• TD family of TN Visa
  • U-2 Spouses of U1 Visa
  • U-3 Children of U1 Visa
  • U-4 Parents of U1 Visa
  • V-1 Spouses of GC Holders
  • V-2 Children of GC Holders
  • V-3 Children of V-1/V-2
  • Fiancé or Fiancée
  • K Type Visa
  • Marriage to a US Citizen
  • Brothers or Sisters of US Citizens
  • Spouses or Children of Green Card Holder
  • Removal of Conditions
  • K-1 Fiancée Visa

Work-Based Visas

  • H-2B Seasonal Workers
  • H-2A Agricultural
  • H-1B Special Occupation
  • E-3 Visa For Australians
  • E-2 Treaty Investors
  • R-1 Religious
  • E-1 Treaty Traders
  • H-3 Trainees
  • L-1 Intra-company
  • O-1 Extraordinary Ability
  • O-2 Support Personnel
  • P-1 Athletes
  • P-1 Entertain & Support Personnel
  • P-2 Artists and Entertainers Exchange Program
  • P-3 Artists (Culturally Unique Artists and Entertainers)
  • TN Visa (Free Trade NAFTA Professional)

Other Visas

  • C-1 Visa
  • C-2 Visa
  • C-3 Visa
  • D-1 Visa
  • D-2 Visa
  • I Visa
  • K-1 Visa
  • S Visa
  • T-1 Visa
  • U-1 Visa
  • Advance Parole
  • Application for Action
  • Asylum or Refugee
  • Diversity Visa Lottery
  • Reentry Permit
  • Schedule A
  • I-130
  • I-140
  • Adoption

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Citizenship & Naturalization

US Citizenship through Naturalization

US Naturalization is the process by which US citizenship could be conferred upon you after you fulfill the requirements established by Congress in the Immigration and Nationality Act (INA).

Benefits of Naturalization:

  1. You are given the right to vote.
  2. You can apply for a US passport.
  3. You can receive US Government protection and assistance when abroad.

You may be eligible to obtain US citizenship if:

  • You are a foreign national with five years of permanent residence in the US, and at least half of that time you were physically present inside the US with no periods of absence over six months.
  • You are a permanent resident for three years who is currently married to a US citizen and has been married to the same US citizen for the past three years.
  • You have served in the US Armed Forces for at least three years.
  • You performed active duty military service in the US Armed Forces during World War I, World War II, Korean War, Vietnam War, or the Persian Gulf War.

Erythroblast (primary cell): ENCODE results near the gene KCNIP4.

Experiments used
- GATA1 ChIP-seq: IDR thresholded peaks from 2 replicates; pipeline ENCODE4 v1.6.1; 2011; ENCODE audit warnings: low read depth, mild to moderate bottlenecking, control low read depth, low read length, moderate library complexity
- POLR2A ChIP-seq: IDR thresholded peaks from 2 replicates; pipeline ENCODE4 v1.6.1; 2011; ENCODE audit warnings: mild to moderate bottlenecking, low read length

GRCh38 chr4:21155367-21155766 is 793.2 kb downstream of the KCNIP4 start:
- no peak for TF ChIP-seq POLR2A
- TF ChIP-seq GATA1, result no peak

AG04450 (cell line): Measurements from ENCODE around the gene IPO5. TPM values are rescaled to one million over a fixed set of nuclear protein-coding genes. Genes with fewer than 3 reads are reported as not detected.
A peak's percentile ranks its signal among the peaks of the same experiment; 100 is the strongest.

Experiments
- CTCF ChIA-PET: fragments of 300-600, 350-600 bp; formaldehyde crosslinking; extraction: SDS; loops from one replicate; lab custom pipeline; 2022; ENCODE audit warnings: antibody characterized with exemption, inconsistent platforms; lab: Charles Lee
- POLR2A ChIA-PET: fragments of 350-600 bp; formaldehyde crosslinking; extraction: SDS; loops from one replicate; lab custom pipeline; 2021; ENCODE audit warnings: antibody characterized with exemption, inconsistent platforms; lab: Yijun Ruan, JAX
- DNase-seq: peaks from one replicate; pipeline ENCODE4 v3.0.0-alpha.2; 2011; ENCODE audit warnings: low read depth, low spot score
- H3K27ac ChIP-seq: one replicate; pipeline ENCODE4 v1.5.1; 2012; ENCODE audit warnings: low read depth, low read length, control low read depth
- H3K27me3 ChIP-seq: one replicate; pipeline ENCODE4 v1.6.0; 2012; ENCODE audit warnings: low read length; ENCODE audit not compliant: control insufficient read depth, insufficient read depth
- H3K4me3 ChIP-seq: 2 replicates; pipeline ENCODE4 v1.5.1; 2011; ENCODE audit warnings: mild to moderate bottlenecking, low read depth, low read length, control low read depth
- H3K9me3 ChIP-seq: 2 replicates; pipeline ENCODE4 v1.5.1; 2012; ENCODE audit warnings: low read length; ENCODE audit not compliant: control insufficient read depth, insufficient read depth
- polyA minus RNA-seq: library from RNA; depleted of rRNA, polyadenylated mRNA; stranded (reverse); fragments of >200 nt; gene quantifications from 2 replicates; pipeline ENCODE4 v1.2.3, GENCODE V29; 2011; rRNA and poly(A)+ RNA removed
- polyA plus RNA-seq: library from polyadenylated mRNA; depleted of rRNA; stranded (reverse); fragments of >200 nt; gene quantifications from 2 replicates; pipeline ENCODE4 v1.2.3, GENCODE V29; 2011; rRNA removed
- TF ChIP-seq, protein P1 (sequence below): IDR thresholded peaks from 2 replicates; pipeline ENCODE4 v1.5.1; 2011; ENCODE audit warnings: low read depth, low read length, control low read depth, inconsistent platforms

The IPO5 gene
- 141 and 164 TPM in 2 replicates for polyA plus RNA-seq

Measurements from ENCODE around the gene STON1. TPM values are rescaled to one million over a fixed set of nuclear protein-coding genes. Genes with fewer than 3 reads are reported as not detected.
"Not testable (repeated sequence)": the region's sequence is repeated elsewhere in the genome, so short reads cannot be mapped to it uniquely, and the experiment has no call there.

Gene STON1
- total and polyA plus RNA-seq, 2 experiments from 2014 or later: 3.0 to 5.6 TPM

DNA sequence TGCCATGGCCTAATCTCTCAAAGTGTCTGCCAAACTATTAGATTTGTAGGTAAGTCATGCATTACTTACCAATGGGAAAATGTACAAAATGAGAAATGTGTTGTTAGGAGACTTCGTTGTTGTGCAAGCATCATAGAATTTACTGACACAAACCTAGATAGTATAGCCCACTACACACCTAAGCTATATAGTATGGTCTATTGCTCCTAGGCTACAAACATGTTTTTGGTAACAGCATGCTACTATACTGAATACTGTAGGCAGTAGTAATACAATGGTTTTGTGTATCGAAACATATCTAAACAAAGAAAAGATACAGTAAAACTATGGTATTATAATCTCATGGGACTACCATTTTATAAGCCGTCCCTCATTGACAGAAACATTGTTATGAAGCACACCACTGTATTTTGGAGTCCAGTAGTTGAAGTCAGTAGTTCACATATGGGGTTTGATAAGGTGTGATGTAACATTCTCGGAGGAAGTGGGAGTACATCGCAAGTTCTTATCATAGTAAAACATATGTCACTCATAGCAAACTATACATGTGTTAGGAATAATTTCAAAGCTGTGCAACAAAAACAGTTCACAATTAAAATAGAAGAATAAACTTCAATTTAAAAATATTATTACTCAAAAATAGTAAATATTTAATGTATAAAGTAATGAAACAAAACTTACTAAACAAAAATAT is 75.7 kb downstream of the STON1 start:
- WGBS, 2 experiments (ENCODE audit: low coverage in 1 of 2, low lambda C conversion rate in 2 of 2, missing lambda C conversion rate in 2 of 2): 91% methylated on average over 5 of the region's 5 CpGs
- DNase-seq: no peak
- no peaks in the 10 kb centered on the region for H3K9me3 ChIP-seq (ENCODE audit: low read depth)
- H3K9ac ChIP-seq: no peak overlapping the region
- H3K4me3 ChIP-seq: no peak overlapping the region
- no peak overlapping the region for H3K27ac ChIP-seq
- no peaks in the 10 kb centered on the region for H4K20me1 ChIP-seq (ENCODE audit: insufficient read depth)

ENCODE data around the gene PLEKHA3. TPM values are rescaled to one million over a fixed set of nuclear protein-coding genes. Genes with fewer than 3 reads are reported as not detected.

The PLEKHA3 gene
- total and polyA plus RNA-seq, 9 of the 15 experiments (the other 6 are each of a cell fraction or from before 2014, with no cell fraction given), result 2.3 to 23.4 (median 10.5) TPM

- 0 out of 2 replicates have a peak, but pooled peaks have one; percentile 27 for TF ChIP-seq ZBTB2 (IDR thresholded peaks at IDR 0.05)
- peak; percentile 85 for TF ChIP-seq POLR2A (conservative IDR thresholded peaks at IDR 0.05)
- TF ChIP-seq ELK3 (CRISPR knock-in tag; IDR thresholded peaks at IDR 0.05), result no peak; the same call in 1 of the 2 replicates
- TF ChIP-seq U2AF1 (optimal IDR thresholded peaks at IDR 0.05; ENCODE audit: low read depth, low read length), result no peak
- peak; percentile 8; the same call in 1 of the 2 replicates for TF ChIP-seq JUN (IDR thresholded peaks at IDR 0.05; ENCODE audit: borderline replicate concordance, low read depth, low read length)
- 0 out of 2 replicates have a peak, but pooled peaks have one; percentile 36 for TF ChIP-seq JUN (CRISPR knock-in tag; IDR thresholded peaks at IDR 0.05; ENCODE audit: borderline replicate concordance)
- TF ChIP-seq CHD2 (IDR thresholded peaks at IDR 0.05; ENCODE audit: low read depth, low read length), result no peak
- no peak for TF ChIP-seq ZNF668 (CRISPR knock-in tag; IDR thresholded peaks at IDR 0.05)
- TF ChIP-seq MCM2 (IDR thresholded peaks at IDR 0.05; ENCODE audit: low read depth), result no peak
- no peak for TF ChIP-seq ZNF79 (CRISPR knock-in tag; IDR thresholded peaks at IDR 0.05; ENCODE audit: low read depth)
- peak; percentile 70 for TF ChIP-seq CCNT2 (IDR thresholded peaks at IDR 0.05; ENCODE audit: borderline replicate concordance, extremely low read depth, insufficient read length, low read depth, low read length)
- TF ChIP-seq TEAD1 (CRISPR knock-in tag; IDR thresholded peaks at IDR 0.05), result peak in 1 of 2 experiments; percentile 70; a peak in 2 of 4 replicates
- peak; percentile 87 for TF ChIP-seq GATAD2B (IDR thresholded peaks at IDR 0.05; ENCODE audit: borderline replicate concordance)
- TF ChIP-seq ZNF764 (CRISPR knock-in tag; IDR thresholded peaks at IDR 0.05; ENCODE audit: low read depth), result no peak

• You were married to a US citizen who died during a period of honorable active duty service in the US Armed Forces.
  • You served on a vessel operated by the US and have been a US permanent resident for the past five years.
  • You are an employee or an individual under contract to the US government and have been a US permanent resident for the past five years.
  • You are a person who performs ministerial or priestly functions for a religious denomination or an interdenominational organization with a valid presence in the US, and have been a US permanent resident for the past five years.
  • You are a spouse of a US citizen who is one of the following:
    • A member of the US Armed Forces.
    • An employee or an individual under contract to the US government.
    • An employee of an American institution of research recognized by the US Attorney General.
    • An employee of a public international organization of which the United States is a member by law or treaty.
    • An employee of an American-owned firm or corporation engaged in the development of foreign trade and commerce for the United States.
    • A person who performs ministerial or priestly functions for a religious denomination or an interdenominational organization with a valid presence in the United States.

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Removal and deportation is a complex and important area of immigration law. Some of your most important rights can be at stake in a removal proceeding, including your ability to live and work in the United States. Our comprehensive approach in deportation proceedings optimizes your chances for success in these cases. At Empower Law, we understand the stress that these proceedings can have on you and your family.